Florida declares emergency as it braces for Hurricane Irma
Texas and Louisiana begin recovery from devastation caused by Hurricane Harvey
As the southern states of Texas and Louisiana begin the painful recovery process from Hurricane Harvey, hundreds of miles east along the gulf coast residents of Florida are bracing themselves for Hurricane Irma. The storm, which has been brewing in the Atlantic for over a week, was upgraded to a category five hurricane on Tuesday by the National Hurricane Centre. Florida’s governor Rick Scott has declared a state of emergency.
The US territories of Puerto Rico and the Virgin Islands as well as large swathes of the Caribbean are expected to be hit as the hurricane moves through the islands south of America. Irma, which is registering winds of 290km/h (180mph), is expected to reach southern Florida at the weekend.
Further west on the southern coast of Texas, communities are trying to rebuild their lives and industries after the area was left devastated by Hurricane Harvey.
Driving south from Houston towards the Gulf of Mexico, the fields are waterlogged, while trees bend under the weight of the biggest rain storm to hit the region in half a century. A year’s worth of rain fell in less than a week in the greater Houston area and the region is still reeling.
As I approach the Gulf of Mexico, hundreds of pylons and refineries appear on the horizon. Texas’s southern coast is the heart of the US energy industry, with trillions of barrels of oil pumping out each year from the various ports and shipping channels that dot the southern coast.
The concentration of oil and chemical plants in the area makes the southern Texan region particularly vulnerable to weather events.
Stepping out of the car at Port Freeport, one of several ports along Texas’s southern coast, the sea air mingles with the heavy scent of industry. Most of the plants and refineries in the south Texas region have reopened, having halted operations during the height of the storm. Up to a third of the US’s oil output was curtailed during Harvey, sending oil prices higher and squeezing supplies at filling stations.
Around the Port Freeport area and nearby Lake Jackson, where Dow Chemicals is one of the main employers, toxic gas was released at one plant after lightning struck, while further north, in Baytown, Exxon was forced to shut its plant – the second biggest in the country.
But most of the residents I speak to here are happy with the role played by the local chemical companies during the crisis, crediting them with putting drainage infrastructure in place.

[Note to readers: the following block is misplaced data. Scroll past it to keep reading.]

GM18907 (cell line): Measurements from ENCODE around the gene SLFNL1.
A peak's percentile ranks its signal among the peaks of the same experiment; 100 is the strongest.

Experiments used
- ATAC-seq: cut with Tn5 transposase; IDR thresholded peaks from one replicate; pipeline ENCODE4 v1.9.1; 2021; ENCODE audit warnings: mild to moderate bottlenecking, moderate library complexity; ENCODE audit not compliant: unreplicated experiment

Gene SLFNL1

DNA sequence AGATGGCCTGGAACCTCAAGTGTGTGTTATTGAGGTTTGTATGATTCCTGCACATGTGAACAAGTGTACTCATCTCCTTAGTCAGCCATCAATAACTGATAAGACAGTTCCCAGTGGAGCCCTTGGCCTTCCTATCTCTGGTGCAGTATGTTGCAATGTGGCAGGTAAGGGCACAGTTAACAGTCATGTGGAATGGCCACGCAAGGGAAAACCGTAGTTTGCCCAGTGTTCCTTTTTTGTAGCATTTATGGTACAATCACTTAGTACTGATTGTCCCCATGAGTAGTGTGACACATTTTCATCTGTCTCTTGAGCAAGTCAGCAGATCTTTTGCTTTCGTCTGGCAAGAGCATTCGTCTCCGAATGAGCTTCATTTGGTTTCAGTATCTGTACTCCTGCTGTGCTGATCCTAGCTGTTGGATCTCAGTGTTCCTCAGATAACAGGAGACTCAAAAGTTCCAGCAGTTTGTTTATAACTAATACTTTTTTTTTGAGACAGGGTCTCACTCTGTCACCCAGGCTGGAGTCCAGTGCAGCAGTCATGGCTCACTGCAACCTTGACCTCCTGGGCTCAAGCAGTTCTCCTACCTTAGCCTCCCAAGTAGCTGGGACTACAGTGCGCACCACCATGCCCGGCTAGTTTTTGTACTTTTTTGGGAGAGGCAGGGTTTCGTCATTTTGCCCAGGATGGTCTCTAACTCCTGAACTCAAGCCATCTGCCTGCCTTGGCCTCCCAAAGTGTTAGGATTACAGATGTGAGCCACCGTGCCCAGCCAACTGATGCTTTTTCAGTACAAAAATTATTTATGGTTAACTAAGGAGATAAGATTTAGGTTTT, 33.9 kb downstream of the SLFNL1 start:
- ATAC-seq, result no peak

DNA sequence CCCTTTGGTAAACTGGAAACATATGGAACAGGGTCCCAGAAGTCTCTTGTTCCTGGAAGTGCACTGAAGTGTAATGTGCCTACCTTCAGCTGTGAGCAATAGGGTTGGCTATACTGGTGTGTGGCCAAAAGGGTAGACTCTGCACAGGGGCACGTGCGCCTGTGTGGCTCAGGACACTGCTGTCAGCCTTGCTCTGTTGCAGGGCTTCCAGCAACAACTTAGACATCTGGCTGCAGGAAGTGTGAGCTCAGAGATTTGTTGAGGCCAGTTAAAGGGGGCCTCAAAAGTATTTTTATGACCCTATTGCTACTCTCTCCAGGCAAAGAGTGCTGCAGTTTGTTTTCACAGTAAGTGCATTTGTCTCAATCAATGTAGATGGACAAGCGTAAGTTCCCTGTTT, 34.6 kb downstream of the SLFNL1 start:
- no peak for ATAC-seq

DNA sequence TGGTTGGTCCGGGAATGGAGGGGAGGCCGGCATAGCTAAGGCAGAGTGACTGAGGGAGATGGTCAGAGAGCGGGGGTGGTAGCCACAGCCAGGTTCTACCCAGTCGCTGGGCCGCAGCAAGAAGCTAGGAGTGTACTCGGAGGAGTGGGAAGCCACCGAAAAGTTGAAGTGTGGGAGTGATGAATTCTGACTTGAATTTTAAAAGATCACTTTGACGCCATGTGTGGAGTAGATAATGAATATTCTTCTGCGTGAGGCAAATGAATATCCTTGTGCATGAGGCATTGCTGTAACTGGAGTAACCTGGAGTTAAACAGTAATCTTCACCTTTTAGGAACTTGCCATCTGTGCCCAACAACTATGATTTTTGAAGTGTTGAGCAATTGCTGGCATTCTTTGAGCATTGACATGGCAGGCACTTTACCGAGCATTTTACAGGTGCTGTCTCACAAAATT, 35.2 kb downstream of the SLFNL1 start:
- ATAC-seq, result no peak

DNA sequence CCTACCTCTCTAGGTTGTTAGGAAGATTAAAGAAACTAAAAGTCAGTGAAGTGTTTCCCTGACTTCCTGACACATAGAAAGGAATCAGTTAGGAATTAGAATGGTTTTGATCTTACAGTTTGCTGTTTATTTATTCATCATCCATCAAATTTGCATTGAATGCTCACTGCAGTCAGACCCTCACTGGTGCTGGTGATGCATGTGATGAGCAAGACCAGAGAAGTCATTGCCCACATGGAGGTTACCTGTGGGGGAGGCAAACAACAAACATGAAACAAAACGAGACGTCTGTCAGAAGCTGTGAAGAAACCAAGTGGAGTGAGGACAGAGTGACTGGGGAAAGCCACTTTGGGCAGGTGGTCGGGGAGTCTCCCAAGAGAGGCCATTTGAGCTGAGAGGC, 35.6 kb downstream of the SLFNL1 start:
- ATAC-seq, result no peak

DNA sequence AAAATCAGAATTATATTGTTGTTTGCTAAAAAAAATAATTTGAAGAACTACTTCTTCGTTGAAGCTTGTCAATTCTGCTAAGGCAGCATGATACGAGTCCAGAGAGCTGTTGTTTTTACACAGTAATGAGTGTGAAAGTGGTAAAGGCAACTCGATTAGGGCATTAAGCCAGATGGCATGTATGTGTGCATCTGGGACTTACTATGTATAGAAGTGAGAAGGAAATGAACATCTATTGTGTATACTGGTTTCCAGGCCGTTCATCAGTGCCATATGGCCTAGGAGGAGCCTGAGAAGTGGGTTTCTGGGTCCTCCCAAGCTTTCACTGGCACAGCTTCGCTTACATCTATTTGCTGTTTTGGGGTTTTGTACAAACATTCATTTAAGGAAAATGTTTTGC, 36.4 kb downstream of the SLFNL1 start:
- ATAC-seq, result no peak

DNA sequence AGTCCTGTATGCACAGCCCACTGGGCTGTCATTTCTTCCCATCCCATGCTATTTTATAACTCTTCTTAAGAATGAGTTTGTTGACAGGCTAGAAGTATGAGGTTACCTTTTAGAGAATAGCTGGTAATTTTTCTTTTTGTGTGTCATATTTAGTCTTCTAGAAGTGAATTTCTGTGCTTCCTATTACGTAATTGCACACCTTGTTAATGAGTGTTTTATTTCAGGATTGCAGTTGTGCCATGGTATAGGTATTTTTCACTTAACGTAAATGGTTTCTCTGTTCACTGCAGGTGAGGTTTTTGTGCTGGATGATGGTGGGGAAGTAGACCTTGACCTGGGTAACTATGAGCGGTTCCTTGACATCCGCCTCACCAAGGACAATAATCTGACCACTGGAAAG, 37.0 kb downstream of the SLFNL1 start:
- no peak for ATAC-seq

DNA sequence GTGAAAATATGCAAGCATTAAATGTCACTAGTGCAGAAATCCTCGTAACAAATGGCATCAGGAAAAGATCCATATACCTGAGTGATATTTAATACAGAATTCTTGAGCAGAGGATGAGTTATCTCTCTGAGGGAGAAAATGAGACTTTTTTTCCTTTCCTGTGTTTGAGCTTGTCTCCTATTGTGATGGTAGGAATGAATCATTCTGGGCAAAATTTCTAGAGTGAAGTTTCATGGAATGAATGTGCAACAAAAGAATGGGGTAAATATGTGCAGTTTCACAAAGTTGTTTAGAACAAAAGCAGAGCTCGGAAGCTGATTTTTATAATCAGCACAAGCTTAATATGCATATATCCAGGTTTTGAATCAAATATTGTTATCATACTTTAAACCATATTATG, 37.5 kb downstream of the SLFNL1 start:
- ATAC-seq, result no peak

At Brian’s BBQ in Clute, near Freeport, lunchtime trade is busy.
Although schools remain shut and thousands of houses have been emptied, many workers have returned to their jobs in the local chemical plants.
Meath man Ronan McEntee, who lives in the area with his wife and son, says business has been brisk since the hurricane struck, leaving much of the area under water.
“Apart from the first day after the storm, the BBQ has remained open and we’ve been busy feeding people in the area,” he says as he serves smoked brisket to customers.
While his own home was not flooded, many of the customers were not so lucky, with many hosting neighbours forced to evacuate their houses and a mandatory evacuation enforced in some areas. Talk this lunchtime is of flood insurance and recovery efforts as people swap stories over smoked barbecued ribs and sweetcorn.
As I finish lunch and drive back to Houston, piles of rubbish line the streets on the outskirts of this sprawling city. Many people who have abandoned their homes have left their damaged furniture on the street to be collected. Piles of debris dry in the heavy Texan heat.
The Environmental Protection Agency has warned that pollution risks remain high. Concern is rising about possible contamination at several of the city’s “superfund” sites, decades-old toxic waste sites which authorities have been unable to inspect since Harvey hit.
Southeast of the city I speak to David and Sally Wheeler. Both medics, they have lived in their home for 35 years. It was flooded during Hurricane Harvey after the nearby bayou overflowed. They have spent the past few days trying to salvage possessions which now sit outside their front porch along with broken furniture, drying in the sun.
Inside, the ground floor of the house has been completely gutted. They have been staying with neighbours and friends for the past few days, and on Tuesday David returned to work for the first time since the storm hit.
“We have lived here for 35 years and this is the first time we have been flooded. I’ve never seen anything like it,” says Sally as she stands amid the debris, trying to put some order on the pile of possessions gathered on her front lawn.
For families such as the Millers, Harvey may have left, but the destruction it has left in its path will take many months to heal. For others in the southeast corner of the country, the devastation may be just beginning.